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Re:Betelgeuse the star
« Reply #35 on: February 10, 2020, 07:22:05 am »
Let's just hope it's ejection beam isn't pointed directly at us. :-)  Is there any way to figure out the rotation axis of that star, or any distant star for that matter? Star Wars Death Star planet-killer comes to mind.

Betelgeuse rotational axis is about 20 degrees off pointing directly at us. Of course we don't know what kind of gyrations it may make as it's collapsing.

Whats very interesting is that Betelgeuse has recently dimmed significantly. Occlusion by dust, or ready to blow?

We'll know when there is a blazing bright spot in Orion, that fades away over the course of a few months.

« Last Edit: February 10, 2020, 07:24:32 am by krupski »
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Online Alex Eisenhut

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Re: Betelgeuse the star
« Reply #36 on: February 11, 2020, 12:12:47 am »
The Man-Kzin novel Destiny's Forge by Paul Chafe is excellent if you can put up with a retelling of the plot from Dune.

One author I like is Donald Kingsbury. Dude can write. He played around in the Foundation universe (unauthorized) with the book Psychohistorical Crisis. It's great! He also tooled around in Known Space.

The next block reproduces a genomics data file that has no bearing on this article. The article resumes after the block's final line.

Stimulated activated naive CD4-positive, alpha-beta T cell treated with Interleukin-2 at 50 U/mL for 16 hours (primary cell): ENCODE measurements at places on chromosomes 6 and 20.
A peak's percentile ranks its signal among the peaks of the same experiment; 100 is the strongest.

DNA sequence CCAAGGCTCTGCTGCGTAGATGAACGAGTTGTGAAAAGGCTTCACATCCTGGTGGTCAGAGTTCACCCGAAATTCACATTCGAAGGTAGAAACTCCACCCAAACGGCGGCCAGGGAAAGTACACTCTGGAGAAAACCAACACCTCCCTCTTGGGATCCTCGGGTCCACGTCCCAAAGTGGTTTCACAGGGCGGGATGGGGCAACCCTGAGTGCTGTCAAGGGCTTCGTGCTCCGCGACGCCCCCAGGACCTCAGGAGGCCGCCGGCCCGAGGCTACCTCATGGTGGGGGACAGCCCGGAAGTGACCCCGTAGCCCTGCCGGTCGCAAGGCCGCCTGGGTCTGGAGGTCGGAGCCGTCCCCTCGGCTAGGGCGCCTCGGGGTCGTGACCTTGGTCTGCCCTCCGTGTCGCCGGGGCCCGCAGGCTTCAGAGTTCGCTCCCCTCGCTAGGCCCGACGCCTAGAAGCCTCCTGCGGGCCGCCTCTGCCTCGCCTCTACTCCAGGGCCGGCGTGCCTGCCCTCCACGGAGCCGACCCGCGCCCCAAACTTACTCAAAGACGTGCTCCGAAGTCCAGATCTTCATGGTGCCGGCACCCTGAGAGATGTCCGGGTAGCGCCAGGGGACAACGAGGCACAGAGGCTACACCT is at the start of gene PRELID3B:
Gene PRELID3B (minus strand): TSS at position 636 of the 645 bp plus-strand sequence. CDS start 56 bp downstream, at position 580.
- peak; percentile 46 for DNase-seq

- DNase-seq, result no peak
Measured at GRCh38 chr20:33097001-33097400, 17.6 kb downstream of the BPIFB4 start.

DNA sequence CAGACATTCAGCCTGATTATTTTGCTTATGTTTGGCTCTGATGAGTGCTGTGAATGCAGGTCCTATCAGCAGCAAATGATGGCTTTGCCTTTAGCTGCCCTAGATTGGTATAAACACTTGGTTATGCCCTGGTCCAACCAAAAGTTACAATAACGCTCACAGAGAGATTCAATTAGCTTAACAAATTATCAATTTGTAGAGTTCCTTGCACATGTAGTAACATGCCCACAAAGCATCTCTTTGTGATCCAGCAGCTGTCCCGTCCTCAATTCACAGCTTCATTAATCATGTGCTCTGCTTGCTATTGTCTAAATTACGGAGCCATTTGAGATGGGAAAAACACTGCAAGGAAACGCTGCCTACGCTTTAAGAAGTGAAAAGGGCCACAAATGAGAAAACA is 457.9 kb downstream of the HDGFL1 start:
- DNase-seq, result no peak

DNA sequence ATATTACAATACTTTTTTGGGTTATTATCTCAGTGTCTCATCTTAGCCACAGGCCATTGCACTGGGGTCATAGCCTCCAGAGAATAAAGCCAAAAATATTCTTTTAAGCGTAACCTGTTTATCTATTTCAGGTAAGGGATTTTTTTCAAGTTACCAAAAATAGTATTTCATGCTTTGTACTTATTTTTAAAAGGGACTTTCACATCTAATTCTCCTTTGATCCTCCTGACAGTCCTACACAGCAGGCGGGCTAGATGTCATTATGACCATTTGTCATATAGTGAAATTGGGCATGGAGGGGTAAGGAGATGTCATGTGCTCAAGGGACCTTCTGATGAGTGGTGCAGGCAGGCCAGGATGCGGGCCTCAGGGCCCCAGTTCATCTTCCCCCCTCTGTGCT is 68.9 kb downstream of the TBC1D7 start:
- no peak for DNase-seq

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Offline Nominal Animal

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Re: Betelgeuse the star
« Reply #37 on: February 11, 2020, 03:46:11 am »
Has anyone else read Edward T Yeatts III's Lords of Kobol series, a free fan prequel/background to Battlestar Galactica and Caprica?  I found them entertaining.
 

Offline coppercone2

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Re: Betelgeuse the star
« Reply #38 on: February 13, 2020, 08:15:06 am »
I refuse to go outside and look. Maybe there was a star maybe there was no star to begin with. Not my business. I keep my hands clean of politics. I do believe there should be a compensation for the energy lost however, based on all the decisions and calculations that occurred with the idea that the star had existed, in order to keep deals in a favorable light.

This has an quality effect on solar power manufacturers and gravitational lensing systems capabilities.
« Last Edit: February 13, 2020, 08:22:41 am by coppercone2 »
 

Online RoGeorge

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Re: Betelgeuse the star
« Reply #39 on: February 17, 2020, 07:33:27 am »

Offline jaromir

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Re: Betelgeuse the star
« Reply #40 on: February 17, 2020, 09:13:28 am »
Majority of people are worried about Betelgeuse, astronomers are rejoicing the extended holidays, because usually you can't directly observe variable star going so much variable in such a detail.

For anyone interested in visualizing some measured data:
1, AAVSO (American Association of Variable Star Observers - https://www.aavso.org/ ) does have tool to plot light curves, in particular for Betelgeuse it looks like this